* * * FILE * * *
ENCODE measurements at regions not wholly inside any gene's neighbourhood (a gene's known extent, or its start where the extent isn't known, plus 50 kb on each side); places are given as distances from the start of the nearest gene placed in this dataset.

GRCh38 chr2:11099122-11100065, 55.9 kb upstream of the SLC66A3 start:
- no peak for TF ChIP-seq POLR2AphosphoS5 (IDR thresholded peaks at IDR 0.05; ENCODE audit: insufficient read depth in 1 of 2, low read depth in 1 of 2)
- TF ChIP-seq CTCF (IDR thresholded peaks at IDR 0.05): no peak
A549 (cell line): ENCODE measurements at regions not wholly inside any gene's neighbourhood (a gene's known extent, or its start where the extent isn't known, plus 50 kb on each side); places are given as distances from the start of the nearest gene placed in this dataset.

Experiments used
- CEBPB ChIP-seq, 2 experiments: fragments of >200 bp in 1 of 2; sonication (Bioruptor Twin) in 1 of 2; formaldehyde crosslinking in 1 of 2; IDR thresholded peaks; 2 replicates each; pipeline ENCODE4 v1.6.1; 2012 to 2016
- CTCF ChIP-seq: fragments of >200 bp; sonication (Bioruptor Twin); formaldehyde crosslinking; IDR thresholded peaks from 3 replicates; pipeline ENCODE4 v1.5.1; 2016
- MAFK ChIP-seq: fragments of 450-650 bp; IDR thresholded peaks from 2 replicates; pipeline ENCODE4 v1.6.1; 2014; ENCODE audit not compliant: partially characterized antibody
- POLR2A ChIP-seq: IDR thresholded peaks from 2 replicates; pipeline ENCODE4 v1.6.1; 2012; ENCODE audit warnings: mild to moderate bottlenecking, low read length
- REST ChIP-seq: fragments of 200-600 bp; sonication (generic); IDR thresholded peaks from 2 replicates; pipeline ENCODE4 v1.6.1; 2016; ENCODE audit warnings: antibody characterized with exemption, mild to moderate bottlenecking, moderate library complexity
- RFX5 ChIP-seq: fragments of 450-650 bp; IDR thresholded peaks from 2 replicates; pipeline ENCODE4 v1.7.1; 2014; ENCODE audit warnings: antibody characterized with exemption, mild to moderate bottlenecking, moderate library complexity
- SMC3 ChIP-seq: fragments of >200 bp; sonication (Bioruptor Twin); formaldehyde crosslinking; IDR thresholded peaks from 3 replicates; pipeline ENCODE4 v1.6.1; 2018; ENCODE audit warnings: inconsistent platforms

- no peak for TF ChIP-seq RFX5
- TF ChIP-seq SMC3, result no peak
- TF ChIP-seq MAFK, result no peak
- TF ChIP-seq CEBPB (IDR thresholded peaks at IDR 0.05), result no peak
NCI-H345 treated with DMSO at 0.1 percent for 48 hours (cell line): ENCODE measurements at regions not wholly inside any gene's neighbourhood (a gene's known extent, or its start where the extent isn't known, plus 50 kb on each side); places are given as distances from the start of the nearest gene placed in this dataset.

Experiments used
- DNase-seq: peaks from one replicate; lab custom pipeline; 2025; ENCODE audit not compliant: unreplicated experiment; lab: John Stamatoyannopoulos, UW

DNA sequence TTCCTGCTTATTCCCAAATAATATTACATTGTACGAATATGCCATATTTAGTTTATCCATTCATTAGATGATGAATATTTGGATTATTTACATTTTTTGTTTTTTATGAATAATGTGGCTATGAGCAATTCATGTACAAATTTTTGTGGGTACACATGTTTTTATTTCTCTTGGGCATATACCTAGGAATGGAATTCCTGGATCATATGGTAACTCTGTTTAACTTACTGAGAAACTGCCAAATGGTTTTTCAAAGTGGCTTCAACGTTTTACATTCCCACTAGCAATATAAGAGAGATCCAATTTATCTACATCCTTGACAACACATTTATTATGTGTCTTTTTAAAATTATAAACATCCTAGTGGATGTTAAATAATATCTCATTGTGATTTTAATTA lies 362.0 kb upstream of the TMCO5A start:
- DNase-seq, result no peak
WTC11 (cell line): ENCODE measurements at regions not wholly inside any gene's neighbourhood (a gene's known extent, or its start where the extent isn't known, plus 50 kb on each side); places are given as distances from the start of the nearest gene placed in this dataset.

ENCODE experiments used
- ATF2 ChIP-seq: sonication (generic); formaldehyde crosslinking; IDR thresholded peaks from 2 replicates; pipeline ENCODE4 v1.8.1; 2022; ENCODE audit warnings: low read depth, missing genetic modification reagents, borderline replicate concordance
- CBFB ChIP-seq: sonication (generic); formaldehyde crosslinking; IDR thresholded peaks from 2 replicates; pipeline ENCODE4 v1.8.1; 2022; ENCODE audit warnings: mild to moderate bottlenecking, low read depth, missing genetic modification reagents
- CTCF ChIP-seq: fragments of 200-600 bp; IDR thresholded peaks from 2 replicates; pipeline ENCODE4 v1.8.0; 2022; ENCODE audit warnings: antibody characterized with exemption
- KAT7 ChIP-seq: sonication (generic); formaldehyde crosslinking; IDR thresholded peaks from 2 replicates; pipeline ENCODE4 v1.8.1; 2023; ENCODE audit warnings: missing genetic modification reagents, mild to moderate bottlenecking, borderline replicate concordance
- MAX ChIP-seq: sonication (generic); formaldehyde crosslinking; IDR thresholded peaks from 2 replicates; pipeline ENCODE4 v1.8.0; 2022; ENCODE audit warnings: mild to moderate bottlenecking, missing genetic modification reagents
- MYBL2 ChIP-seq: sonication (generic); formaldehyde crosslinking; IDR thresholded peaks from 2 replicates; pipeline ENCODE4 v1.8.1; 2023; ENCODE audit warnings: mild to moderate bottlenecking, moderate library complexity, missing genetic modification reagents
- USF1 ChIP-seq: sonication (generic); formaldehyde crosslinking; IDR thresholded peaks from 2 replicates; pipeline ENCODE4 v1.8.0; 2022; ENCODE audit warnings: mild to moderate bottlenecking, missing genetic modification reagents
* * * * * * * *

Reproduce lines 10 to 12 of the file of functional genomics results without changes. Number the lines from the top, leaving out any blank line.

- POLR2A ChIP-seq: IDR thresholded peaks from 2 replicates; pipeline ENCODE4 v1.6.1; 2012; ENCODE audit warnings: mild to moderate bottlenecking, low read length
- REST ChIP-seq: fragments of 200-600 bp; sonication (generic); IDR thresholded peaks from 2 replicates; pipeline ENCODE4 v1.6.1; 2016; ENCODE audit warnings: antibody characterized with exemption, mild to moderate bottlenecking, moderate library complexity
- RFX5 ChIP-seq: fragments of 450-650 bp; IDR thresholded peaks from 2 replicates; pipeline ENCODE4 v1.7.1; 2014; ENCODE audit warnings: antibody characterized with exemption, mild to moderate bottlenecking, moderate library complexity